The group engaged in an argument with us claiming that the voting process was not fair. However, nothing unfair had happened. They just wanted to confuse us and fulfil their agenda. I remember the argument between the forces and the goons continued for over an hour. It was only after the security forces warned them of firing, the group agreed to retreat.

When I returned home the next day, I discovered that my wife had lost hope that I would return (laughs). When I did not call for two days she thought something terrible had happened. She cried for a long time and even made me vow that I will never attend any election duty in future (laughs). But obviously, we are government servants, we can not keep these promises. I was deployed in multiple election duties after that but 2007 was undoubtedly the worst year.”

Research from a government body that was ordered by the government but not made public, revealed that teachers spend less than one-fifth of their work hours in teaching while election duty remains one of the mandatory tasks which eats into teaching.

When the report was published, Amitabh Kant, the chief executive of NITI Aayog said that Aayog has nothing to do with such as job data. The Election Commission called Kant’s intervention attempting to contain teachers’ role in polls “unwarranted”.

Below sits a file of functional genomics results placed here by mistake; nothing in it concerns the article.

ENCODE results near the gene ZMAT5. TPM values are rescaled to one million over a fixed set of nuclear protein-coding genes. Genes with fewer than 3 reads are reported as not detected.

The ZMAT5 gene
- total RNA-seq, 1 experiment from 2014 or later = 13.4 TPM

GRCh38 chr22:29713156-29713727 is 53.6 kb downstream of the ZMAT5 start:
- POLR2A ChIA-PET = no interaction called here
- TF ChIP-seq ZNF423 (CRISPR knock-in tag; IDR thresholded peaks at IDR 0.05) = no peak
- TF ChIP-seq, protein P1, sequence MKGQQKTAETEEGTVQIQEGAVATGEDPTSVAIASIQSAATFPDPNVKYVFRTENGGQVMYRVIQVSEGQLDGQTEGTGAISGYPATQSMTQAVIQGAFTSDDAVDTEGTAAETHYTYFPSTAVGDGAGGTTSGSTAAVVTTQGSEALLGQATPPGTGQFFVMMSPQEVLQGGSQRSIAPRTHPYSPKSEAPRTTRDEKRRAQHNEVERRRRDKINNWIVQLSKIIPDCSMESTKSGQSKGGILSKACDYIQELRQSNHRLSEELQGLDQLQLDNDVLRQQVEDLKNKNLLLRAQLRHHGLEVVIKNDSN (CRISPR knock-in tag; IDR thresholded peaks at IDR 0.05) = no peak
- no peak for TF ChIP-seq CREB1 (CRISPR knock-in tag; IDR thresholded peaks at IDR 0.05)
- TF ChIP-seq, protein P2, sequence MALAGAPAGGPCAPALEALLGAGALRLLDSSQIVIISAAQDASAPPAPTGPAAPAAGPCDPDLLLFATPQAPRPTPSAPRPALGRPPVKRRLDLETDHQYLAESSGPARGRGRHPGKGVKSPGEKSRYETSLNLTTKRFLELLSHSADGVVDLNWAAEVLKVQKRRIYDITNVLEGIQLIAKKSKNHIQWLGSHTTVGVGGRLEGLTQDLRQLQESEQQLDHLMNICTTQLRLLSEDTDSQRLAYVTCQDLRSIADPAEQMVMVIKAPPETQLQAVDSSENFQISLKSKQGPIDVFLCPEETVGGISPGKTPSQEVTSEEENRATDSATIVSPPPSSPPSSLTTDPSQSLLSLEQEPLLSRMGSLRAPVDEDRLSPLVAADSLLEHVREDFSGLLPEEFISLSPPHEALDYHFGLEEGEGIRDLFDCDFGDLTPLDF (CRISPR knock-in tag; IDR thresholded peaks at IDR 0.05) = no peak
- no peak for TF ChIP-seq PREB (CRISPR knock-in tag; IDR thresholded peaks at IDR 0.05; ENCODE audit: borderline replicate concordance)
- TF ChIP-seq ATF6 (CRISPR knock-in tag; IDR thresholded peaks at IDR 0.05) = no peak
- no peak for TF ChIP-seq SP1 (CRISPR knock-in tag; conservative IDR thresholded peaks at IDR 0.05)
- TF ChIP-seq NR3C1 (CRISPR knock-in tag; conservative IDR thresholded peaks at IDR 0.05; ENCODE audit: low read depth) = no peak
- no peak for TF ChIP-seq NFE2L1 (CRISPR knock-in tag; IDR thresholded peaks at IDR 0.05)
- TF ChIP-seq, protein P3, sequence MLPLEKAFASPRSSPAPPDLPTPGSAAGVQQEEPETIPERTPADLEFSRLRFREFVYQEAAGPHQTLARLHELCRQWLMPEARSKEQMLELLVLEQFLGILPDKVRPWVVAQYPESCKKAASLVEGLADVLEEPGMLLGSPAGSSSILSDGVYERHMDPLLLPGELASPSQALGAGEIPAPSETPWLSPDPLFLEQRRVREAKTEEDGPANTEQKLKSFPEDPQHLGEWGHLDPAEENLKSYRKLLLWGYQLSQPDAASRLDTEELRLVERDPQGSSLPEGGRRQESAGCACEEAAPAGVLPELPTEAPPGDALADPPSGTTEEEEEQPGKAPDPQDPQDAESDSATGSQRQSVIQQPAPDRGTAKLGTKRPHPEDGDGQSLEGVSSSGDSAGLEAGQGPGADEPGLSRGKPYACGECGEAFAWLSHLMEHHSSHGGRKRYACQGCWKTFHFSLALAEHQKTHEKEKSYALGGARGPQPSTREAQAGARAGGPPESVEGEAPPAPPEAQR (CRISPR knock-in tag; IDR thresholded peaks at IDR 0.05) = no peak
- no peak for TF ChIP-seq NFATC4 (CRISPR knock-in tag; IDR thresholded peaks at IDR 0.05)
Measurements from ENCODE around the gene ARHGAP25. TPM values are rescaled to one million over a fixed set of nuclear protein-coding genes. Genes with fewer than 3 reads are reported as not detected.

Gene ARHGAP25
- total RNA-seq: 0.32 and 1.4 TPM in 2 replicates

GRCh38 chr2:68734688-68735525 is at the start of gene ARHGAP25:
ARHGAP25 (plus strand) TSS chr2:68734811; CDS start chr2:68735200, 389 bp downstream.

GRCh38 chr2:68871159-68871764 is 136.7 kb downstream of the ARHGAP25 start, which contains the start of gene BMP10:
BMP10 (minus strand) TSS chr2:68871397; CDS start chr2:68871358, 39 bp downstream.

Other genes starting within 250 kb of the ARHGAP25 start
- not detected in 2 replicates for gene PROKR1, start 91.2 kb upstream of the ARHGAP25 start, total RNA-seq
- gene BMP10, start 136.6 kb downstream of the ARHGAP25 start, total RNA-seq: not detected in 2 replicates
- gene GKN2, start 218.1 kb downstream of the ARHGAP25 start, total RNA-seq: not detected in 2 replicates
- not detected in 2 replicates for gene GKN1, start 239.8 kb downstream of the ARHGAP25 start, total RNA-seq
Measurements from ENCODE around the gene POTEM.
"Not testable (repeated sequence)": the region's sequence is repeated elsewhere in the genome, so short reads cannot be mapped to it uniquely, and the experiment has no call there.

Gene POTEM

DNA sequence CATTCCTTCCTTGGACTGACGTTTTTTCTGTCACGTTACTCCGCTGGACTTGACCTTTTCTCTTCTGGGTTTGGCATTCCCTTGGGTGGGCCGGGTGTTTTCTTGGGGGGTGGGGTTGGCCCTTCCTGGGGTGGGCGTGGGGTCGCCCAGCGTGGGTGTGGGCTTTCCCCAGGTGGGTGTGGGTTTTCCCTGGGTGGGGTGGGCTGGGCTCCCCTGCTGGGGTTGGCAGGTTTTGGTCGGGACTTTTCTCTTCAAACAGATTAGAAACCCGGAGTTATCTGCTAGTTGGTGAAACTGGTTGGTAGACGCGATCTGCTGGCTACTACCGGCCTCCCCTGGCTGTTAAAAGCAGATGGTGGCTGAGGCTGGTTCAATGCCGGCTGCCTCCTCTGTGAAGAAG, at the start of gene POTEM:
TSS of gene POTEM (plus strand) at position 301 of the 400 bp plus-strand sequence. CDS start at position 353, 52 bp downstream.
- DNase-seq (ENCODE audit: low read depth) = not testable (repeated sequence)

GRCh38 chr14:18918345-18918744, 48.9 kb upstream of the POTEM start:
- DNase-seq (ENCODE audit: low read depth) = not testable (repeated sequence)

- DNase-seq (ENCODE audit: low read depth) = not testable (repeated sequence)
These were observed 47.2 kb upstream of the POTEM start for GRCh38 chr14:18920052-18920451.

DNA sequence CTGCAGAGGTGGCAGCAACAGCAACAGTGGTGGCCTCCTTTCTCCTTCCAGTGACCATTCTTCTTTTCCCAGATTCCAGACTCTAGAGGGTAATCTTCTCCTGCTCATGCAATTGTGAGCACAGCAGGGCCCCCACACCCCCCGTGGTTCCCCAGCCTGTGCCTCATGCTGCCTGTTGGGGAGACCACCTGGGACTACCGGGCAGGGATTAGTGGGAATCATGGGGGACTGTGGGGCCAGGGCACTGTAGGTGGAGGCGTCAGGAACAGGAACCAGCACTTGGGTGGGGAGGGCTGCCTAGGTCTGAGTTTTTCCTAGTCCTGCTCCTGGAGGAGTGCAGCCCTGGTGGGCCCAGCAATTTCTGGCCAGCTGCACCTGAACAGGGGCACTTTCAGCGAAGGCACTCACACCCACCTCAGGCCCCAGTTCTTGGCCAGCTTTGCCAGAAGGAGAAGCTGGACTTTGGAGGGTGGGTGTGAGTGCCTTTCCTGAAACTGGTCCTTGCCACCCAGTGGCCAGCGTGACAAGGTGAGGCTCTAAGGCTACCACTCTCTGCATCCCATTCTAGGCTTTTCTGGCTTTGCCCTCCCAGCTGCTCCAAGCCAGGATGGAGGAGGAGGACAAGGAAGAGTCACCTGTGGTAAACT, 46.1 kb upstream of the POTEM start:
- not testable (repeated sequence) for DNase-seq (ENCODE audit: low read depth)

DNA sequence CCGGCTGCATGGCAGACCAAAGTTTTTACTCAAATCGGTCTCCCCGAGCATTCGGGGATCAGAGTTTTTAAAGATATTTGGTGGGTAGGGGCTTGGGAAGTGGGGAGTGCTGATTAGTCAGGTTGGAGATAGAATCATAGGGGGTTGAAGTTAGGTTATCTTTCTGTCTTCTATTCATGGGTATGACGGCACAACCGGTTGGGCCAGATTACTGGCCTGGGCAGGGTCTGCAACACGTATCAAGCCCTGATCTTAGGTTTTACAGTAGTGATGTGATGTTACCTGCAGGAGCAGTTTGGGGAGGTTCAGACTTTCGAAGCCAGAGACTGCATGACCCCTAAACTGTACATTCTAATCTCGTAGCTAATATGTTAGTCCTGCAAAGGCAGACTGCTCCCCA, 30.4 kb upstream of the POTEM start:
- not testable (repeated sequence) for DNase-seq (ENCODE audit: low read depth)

In a letter written to the Election Commission, Kant had said, “Interacting with chief secretaries of some states in the context of educational learning outcomes, it was brought to my notice that deployment of teachers in non-teaching activities is one of the reasons of poor learning outcomes and academic environment… Deployment of teachers as booth level officers leads to long absenteeism from classroom activities and provides a needless alibi for truancy among teachers.”

The report titled ‘Involvement of Teachers in Non-teaching Activities and its Effect on Education’ was published in 2018 which revealed that teachers, who are considered the backbone of the society, actually manage to spend a mere 19.1% of their total working hours in teaching. In the remaining 80.9% time, government teachers have to fulfil additional duties such as election duty, carrying out surveys, pulse polio campaigns and maintaining mid-day meal registers and other additional works inside the school. To be precise, the remaining 81% of teachers’ time is split as “42.6% non-teaching core activities,” 31.8% in non-teaching school-related activities,” and “6.5% on other department activities”.

The study was conducted by the National Institute of Education Planning and Administration (NIEPA), an autonomous body under the Ministry of Human Resource Development in select states like Gujarat, Maharashtra, Karnataka, Orissa and Uttarakhand.

Anamika Deb (name changed), the headmistress of a primary school in Karimganj said, “I am in my late 40s now. I love teaching and always excited to be with my students. However, nowadays I spend most part of the week doing works outside of teaching. I am getting old now, but even at this age, I have to run to the office almost every other day and do laborious works such as arranging for vehicle and bringing rice to the school, buying grocery items for MDM every other day. Somedays, I have to wait for hours in queue to buy grocery items for my school.”

Apart from additional duties, teachers also have to do clerical work such as distribution of school uniform and maintaining the mid-day meal register. Moreover, their BLO duties too do not have fixed timing.